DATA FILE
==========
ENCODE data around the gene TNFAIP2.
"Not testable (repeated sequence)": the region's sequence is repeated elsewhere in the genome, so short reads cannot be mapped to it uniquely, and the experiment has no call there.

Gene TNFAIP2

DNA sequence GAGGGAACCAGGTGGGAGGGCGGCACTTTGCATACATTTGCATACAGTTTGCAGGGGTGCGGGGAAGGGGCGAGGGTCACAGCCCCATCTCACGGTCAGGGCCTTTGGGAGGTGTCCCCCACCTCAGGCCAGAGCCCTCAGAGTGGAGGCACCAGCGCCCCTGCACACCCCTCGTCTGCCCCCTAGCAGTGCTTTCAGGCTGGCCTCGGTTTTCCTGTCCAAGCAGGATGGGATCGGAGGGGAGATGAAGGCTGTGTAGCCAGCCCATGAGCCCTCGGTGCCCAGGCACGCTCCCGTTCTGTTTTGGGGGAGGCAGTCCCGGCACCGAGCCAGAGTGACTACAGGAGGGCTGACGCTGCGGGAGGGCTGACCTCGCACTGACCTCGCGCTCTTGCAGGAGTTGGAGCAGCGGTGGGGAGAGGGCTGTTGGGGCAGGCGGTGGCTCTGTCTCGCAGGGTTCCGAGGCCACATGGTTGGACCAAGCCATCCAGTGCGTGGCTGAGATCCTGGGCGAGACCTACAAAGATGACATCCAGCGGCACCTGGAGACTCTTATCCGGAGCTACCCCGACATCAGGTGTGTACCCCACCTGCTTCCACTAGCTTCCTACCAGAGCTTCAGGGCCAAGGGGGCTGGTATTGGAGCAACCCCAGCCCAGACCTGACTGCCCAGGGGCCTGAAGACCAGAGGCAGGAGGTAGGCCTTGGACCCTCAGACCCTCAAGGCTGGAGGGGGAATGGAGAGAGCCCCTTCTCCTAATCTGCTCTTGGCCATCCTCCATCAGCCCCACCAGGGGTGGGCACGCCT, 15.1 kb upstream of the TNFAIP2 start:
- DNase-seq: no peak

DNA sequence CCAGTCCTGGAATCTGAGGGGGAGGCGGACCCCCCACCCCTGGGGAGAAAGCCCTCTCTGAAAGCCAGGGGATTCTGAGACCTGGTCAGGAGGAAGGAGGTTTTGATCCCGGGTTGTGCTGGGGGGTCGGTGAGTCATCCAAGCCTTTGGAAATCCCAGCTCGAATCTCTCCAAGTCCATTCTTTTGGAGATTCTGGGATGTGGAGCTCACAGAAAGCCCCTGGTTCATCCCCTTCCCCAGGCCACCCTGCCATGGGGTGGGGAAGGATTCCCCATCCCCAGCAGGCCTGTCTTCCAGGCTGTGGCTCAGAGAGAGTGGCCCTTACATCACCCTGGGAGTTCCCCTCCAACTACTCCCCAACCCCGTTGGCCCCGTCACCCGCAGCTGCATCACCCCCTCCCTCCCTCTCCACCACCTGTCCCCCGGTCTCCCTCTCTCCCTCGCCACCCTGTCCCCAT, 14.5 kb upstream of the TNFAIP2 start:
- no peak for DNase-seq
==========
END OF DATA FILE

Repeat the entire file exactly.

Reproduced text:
ENCODE data around the gene TNFAIP2.
"Not testable (repeated sequence)": the region's sequence is repeated elsewhere in the genome, so short reads cannot be mapped to it uniquely, and the experiment has no call there.

Gene TNFAIP2

DNA sequence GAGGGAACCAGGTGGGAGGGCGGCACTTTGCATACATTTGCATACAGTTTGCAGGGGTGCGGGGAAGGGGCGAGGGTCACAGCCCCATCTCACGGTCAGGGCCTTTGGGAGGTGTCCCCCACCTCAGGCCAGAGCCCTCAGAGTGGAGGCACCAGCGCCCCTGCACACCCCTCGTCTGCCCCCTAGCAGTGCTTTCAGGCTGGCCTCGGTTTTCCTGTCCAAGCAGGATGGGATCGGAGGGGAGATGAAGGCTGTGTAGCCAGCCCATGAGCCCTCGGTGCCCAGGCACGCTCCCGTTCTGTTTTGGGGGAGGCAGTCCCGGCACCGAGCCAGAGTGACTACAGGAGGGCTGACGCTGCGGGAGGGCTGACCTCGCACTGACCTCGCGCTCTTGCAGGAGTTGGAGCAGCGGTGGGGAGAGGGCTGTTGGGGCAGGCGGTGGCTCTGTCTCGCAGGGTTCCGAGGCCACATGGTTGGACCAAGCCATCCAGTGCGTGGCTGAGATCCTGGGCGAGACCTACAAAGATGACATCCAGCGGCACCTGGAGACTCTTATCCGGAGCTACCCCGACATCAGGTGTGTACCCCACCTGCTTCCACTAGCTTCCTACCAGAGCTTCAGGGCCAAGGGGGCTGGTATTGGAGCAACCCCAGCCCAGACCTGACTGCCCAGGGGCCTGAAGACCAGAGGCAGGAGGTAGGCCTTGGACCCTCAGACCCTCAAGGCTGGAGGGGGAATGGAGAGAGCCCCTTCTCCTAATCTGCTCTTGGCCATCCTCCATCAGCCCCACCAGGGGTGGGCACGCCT, 15.1 kb upstream of the TNFAIP2 start:
- DNase-seq: no peak

DNA sequence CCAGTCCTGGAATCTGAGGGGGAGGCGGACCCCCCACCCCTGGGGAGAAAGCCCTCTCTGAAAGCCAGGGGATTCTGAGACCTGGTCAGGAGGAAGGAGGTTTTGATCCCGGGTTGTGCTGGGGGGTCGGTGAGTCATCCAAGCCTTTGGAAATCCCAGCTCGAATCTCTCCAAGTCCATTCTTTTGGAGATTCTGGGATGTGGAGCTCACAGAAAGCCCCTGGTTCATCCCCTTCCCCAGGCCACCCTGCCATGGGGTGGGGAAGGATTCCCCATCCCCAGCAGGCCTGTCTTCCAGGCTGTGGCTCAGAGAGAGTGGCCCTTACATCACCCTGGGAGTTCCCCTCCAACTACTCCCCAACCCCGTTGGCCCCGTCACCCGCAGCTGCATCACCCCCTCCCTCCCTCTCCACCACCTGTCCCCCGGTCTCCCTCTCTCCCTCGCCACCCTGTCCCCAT, 14.5 kb upstream of the TNFAIP2 start:
- no peak for DNase-seq